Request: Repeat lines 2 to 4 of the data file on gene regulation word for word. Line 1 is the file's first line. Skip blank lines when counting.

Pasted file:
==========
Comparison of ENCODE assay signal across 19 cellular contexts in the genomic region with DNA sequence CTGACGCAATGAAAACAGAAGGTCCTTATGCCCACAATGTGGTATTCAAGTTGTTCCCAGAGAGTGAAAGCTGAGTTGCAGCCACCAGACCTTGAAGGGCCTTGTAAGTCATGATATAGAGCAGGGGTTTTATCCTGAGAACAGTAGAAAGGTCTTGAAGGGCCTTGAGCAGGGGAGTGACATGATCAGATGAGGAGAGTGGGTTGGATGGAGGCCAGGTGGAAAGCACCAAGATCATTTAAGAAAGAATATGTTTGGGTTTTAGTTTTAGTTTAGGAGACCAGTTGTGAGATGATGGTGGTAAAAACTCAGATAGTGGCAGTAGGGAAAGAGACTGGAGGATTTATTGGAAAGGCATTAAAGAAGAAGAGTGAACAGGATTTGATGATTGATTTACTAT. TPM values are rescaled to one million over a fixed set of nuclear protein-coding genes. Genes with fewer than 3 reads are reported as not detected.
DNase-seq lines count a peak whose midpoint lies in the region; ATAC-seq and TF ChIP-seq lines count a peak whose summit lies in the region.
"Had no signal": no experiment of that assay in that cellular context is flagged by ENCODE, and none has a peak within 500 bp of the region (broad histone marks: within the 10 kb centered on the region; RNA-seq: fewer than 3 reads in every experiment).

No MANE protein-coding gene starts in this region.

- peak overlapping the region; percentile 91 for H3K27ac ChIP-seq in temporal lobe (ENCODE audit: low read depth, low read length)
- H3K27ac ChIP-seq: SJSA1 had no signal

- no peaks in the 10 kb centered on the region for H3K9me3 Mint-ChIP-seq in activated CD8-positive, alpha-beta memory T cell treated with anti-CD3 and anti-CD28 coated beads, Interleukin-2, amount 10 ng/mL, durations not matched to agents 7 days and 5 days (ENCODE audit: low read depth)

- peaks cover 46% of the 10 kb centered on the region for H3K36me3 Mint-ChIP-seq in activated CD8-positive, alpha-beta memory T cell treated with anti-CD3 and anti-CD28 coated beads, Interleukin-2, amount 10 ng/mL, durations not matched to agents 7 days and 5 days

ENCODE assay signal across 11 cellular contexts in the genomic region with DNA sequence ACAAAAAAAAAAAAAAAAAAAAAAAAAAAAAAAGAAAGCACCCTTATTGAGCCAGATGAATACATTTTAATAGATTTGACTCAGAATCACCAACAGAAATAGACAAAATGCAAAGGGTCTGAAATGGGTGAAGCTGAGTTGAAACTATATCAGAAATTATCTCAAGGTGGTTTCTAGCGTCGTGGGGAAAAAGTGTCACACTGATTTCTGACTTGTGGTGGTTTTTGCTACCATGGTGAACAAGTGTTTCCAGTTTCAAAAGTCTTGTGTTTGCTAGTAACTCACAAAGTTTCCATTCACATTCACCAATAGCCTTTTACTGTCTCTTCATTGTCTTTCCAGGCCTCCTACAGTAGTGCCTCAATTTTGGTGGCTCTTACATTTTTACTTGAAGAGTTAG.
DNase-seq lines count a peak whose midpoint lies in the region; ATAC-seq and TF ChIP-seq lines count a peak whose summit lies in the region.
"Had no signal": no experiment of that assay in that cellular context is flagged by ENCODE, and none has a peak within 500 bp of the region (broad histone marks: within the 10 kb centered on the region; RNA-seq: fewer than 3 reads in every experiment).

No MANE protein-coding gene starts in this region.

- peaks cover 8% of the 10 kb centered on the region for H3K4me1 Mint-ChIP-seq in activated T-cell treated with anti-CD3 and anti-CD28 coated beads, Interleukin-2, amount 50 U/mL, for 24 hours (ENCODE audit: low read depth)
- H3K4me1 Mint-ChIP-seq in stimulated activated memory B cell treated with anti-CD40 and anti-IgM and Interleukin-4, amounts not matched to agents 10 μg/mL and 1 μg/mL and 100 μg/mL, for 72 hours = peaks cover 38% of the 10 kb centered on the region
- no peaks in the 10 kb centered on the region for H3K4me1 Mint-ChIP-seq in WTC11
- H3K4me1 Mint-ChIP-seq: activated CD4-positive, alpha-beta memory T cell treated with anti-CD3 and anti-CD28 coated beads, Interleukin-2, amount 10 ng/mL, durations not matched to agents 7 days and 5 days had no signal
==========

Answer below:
DNase-seq lines count a peak whose midpoint lies in the region; ATAC-seq and TF ChIP-seq lines count a peak whose summit lies in the region.
"Had no signal": no experiment of that assay in that cellular context is flagged by ENCODE, and none has a peak within 500 bp of the region (broad histone marks: within the 10 kb centered on the region; RNA-seq: fewer than 3 reads in every experiment).

No MANE protein-coding gene starts in this region.